COLLBRAN, Colo. -- At the Mesa County Central Services Building, multiple county agencies were monitoring movement of the landslide with live cameras and other equipment to ensure safety of residents in the area.
With the memory of the 2014 landslide fresh in their minds, the Collbran area could face the potential of another slide Friday night.
Local officials did't wasting any time sounding the alarm, letting residents in Collbran know they need to be prepared to evacuate at a moment's notice.
“It is Mother Nature so it is unpredictable,” said Pete Baier the director of Public Works.
"Two years ago, almost to the date, we had a landslide, we placed a number of monitoring equipment on the land slide to give us early warning and to give us a feel of what the land slide is doing,” Baier said. “That equipment included equipment to watch the pond level, the pond gauge, and also equipment to watch land mass and some visual cameras.”
One water monitor went off Friday around 4:45 a.m. and an hour later a fast flowing stream of water cut through the land mass creating a channel about 100 feet deep and couple hundred feet wide.
“We were prepared for this...we had meetings last couple weeks and equipment staged and sand bags staged," Baier said. "That being said we still have a fluid situation...the water is still flowing out of the pond... we continue to watch the land masses to see if the land masses were going to move,” Baier said.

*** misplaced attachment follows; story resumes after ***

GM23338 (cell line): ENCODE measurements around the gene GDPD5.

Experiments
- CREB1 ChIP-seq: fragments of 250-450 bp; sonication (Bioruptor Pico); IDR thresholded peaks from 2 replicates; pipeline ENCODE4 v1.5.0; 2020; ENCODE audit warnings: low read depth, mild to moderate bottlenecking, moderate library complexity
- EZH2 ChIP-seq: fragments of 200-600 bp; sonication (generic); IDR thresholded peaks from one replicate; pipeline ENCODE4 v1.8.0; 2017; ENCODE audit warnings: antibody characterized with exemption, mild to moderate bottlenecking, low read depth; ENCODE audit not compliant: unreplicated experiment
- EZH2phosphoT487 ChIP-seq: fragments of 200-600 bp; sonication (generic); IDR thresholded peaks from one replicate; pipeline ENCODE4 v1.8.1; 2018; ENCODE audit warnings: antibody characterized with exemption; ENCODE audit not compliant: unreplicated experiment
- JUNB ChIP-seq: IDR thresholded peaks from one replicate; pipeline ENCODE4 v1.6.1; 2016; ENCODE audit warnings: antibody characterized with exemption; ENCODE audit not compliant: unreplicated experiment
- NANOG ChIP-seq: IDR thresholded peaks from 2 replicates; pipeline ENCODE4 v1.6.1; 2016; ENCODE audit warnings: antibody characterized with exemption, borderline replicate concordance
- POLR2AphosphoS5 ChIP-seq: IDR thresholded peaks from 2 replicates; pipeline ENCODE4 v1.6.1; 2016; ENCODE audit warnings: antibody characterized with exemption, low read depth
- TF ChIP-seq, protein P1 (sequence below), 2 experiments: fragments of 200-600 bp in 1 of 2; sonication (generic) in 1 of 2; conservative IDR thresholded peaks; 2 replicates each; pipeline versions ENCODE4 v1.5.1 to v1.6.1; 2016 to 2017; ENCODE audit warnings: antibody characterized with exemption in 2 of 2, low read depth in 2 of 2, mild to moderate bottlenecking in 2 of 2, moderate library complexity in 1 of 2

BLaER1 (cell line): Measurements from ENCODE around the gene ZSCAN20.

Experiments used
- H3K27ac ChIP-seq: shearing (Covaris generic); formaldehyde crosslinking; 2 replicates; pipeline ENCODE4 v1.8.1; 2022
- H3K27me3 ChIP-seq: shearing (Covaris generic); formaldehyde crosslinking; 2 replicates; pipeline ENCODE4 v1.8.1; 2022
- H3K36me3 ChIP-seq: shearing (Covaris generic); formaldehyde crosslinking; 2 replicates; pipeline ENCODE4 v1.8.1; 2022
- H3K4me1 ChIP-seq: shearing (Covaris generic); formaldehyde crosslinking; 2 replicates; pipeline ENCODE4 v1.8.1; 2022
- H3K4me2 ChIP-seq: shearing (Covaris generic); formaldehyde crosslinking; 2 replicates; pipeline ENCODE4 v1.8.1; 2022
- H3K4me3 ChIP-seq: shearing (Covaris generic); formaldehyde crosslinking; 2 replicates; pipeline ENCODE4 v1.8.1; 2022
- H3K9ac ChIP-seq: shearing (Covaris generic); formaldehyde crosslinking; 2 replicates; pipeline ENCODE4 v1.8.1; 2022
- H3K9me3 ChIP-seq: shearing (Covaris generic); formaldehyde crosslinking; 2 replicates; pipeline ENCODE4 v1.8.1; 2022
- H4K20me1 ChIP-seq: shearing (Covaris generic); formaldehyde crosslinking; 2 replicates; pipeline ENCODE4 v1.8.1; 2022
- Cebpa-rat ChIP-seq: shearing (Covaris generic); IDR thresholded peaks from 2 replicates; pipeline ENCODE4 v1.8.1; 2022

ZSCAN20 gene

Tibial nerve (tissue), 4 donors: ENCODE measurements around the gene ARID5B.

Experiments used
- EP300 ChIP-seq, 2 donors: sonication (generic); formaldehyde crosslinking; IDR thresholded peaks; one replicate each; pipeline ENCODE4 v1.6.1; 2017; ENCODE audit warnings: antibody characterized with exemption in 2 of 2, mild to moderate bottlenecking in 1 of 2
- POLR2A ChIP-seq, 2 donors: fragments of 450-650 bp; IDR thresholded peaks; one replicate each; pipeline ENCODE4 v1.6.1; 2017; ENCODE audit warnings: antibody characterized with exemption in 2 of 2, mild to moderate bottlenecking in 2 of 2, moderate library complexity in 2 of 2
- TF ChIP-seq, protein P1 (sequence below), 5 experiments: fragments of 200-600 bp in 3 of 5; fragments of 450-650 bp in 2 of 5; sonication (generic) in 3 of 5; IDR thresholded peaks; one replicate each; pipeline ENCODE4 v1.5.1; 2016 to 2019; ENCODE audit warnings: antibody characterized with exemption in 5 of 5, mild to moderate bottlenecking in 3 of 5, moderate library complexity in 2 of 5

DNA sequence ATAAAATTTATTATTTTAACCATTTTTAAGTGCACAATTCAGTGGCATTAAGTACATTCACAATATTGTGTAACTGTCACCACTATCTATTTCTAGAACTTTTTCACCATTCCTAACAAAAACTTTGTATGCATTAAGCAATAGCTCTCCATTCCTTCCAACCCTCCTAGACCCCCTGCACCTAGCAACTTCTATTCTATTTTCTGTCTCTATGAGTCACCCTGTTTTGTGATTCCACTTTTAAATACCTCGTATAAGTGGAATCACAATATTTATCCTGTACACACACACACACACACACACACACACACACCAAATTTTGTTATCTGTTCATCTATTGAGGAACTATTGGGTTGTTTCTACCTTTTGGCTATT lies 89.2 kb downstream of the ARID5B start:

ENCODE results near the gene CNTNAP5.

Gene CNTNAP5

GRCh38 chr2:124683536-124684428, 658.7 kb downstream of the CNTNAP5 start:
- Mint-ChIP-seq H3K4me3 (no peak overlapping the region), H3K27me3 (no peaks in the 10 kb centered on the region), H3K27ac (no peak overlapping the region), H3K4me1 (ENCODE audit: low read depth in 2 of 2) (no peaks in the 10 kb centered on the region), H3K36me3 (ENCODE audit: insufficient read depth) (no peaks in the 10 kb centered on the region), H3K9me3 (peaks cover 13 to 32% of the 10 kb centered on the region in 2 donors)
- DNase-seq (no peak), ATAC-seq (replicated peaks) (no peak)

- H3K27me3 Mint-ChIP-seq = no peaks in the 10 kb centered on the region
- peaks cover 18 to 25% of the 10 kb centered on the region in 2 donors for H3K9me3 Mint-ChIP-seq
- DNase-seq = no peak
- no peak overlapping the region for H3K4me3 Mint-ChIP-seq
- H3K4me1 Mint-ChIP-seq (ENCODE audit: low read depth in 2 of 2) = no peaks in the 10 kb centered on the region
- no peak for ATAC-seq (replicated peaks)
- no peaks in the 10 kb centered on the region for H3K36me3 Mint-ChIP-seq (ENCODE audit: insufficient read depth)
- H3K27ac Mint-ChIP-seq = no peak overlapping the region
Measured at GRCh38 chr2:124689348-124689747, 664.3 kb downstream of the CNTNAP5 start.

it's hard to say how much water is going to build up there during the spring runoff. And it's actually just best to let nature run its course and find its way down the slide mass," explained Matt Morgan from the Colorado Geological survey.
All that water, moving through a former landslide could cause another slide at any moment, which is why Salt Creek and Collbran residents were placed on standby in case they needed to evacuate.
“This is a perfect demonstration that emergencies happened when we least expect them. It’s important to have a kit, have a plan, and be informed about the hazards that affect you, and be ready to respond in a moment’s notice,” said Andy Martsolf, Mesa County Emergency Manager.
The Collbran remained under a flash flood warning and a land slide warning. Authorities said they will be monitoring the area until it has stabilized and there is no longer immediate danger.
Emergency managers added that in order to be aware of an emergency it’s good to sign up for local emergency notifications.
In case of an event like a landslide or any incident affecting you neighborhood you will receive a number of alerts to your mobile or home phone.
Information on how to register for notifications GJcity.org or click on the link on the side of your screen.